It is unclear if you are referring to a reading series that covers the same material but with some level of flexibility concerning vocabulary and reading level or leveled readers that are high interest with low vocabulary. In any case, there are a few reding series that have show a lot of promise with our students here at the Western Pennsylvania School for the Deaf:
Jamestown Literature – An Adapted Reader (www.jamestowneducation.com)- It complements the Glencoe Literature (an on level reading series). For us that means that students are covering the same stories as their peers but with some adaptation. The literature is adapted to lower reading levels and teaches critical reading skills, builds background knowledge and reinforces essential vocabulary.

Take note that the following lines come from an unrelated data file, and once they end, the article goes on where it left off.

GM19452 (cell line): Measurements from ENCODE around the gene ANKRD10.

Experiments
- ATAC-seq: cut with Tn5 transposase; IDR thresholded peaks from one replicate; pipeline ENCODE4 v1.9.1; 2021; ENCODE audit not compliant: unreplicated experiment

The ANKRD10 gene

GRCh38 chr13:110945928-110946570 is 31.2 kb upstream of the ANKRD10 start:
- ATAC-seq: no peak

Daybooks of Critical Reading and Writing (www.greatsource.com) They combine high-interest fiction and nonfiction with direct reading and writing instruction. They’re a great way to encourage active, analytical reading and help all students build key reading and writing skills. Also the amount of text tends to be more manageable for our students.

Is there any evidence that providing or exposure to sign language to cochlear implanted children could hinder speech development?

Question from Darlene A. Orange County, CA. Posted August 31, 2009.